The starting point of a new post-Soviet stage in the study of Japanese mass culture can be considered the defense of Yu. O. Birichevskaya's PhD thesis "Kikuchi Kan's creativity and the problem of Japanese mass literature "Taishu Bungaku" in the first half of the XX century", which took place in 2001 at the Institute of Asian and African Countries at Moscow State University 5. Dealing essentially with the same problem as the aforementioned works of Kim Le Chun-Japanese mass literature-this study is in many ways different from them. It is a detailed scientific excursion into the history of Japanese literature and covers the period of formation of the foundations of mass culture in Japan. Although the work mainly concerns the literary process, the author emphasizes the inseparable connection between the concepts of mass literature and mass culture. The paper analyzes the term taishu bungaku and its existing interpretations, contains new assessments and approaches to the definition of this literary phenomenon, many of which can be extended to the field of mass culture.

However, this problem was later addressed by Yu. O. Birichevskaya, who in 2006 defended her doctoral dissertation on" The nature and social functions of mass culture " in the specialty of social philosophy at the Herzen Russian State Pedagogical University (St. Petersburg)6. Starting with the study of Japanese mass culture, the researcher came to an important generalizing stage of her research, making a significant scientific contribution to the theoretical understanding of the problems of mass culture in general, which is described in detail in her monograph " Axiology of Mass Culture. Comparative value-semantic analysis" (Saint Petersburg, 2015).

This was preceded by a large number of articles published by her on the problems of mass consciousness, national peculiarities of mass culture in different countries and their typological comparison, including the article "Mass Culture of Russia and Japan: a comparative value-semantic analysis", published in the Bulletin of Tomsk City Pedagogical University (2006, N 7). In this article, which deserves the attention of both Japanese scholars and cultural scientists, sociologists and specialists in other disciplines, the author traces and highlights both typologically universal features of modern civilization and specific features of the development of national cultures that are important for understanding the dynamics of modern societies in the context of globalization. The author argues that Japan and Russia, which have unique cultural traditions, experienced radical transformations in the XX century, including in the field of culture, the comparison of which allows the researcher to identify the commonality and national specifics of each of them.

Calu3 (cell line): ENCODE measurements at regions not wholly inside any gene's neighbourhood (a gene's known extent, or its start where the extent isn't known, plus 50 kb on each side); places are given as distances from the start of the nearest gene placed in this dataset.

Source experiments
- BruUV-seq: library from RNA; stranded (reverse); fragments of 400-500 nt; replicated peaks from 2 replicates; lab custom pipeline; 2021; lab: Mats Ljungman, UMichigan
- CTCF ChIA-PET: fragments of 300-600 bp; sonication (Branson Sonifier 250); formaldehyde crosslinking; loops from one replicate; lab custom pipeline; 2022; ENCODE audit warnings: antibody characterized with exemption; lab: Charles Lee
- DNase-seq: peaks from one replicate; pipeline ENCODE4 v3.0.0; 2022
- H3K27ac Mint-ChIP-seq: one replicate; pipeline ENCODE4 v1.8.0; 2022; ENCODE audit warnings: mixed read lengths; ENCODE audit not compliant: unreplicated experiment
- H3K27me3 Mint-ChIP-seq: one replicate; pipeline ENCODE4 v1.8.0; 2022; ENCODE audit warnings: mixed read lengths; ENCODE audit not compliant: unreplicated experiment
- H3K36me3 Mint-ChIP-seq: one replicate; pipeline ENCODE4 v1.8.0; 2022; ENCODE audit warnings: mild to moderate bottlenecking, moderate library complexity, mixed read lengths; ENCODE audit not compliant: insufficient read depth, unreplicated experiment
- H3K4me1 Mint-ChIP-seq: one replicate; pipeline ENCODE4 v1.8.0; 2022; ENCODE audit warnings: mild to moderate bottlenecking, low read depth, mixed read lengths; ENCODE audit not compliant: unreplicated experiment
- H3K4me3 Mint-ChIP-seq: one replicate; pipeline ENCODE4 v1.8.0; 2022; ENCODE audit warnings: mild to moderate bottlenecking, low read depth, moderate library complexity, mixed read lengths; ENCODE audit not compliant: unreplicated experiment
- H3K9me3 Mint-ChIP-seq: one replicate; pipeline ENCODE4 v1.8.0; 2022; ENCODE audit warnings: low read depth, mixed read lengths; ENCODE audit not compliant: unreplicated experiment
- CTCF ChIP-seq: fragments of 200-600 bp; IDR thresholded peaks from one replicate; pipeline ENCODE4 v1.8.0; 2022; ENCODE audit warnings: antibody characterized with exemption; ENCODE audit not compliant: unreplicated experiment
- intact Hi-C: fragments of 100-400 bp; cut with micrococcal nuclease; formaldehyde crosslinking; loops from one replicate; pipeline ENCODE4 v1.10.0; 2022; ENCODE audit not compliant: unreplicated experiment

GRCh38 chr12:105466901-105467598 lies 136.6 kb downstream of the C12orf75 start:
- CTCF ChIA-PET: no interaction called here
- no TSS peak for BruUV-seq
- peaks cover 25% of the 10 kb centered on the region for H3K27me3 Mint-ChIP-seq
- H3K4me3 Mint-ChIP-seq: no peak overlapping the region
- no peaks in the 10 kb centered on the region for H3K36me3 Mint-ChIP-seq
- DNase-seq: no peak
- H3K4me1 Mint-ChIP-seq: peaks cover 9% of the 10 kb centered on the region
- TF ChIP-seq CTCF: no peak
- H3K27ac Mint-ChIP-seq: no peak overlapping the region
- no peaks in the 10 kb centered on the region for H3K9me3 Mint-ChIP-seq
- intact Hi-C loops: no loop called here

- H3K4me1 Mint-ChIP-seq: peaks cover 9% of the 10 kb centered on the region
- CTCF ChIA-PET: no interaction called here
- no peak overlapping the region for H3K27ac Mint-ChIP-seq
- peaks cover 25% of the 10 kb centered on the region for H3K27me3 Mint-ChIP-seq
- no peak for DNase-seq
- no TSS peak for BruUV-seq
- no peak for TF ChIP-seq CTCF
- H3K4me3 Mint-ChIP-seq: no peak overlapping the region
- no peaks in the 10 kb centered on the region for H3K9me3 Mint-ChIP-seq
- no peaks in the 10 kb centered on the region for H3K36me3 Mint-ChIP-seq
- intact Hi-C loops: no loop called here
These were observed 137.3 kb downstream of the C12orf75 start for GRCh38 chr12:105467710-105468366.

At about the same time, M. N. Kornilov, Senior researcher at the Institute of Scientific Information in Social Sciences (INION) of the Russian Academy of Sciences, joined the study of Japanese mass culture, and for many years he was engaged in socio-cultural problems of modern Japan and the analysis of their theoretical understanding in the works of leading Japanese and Western researchers.

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2000 in the collection INION "Man: image and being"

(Moscow, 2000) his article "Heroes and genres of Japanese mass culture" is published, which in many ways became a milestone for a number of researchers. The article was written in the form of a review of works published abroad on the problems of modern Japanese mass culture. In particular, it analyzed in detail the book "Japanese Mirror: HeroesVillains of Japanese Culture" by the famous cultural critic Jan Burum and, in essence, outlined the main directions of research on this topic.

Shortly before this publication in 1999, the philologist and film critic B. A. Ivanov released a circulation of only 250 copies. the first Russian study "Introduction to Japanese Animation" about the origin and development of this art up to 1997, against the background of a detailed excursion into the history of Japanese culture. This book, which has become a landmark phenomenon in the history of the study of Japanese mass culture, was awarded the Guild of Film Critics and Screenwriters Award in 2000, was subsequently reprinted several times with corrections and additions, and is still a desktop guide not only for specialists, but also for all fans of modern Japanese pop culture.

FASHION FOR JAPAN, OR THE GLOBALIZATION OF JAPANESE MASS CULTURE

This new wave in the study of Japanese mass culture and its borderline problems was largely associated with a qualitatively different socio-cultural situation that had developed in our country at that time. Mass culture, having become the natural habitat of Russian citizens, transformed into "popular" and began to perform a number of important socio-cultural functions. This process is quite clearly seen in the example of such a phenomenon as the boom of Japanese pop culture that has engulfed our country in these years - the mass enthusiasm of young Russians for Japanese cuisine, comics-mata, animation-anime, street fashion, etc. A few years earlier, this boom had already swept through Western Europe, South Korea and China, and reached America.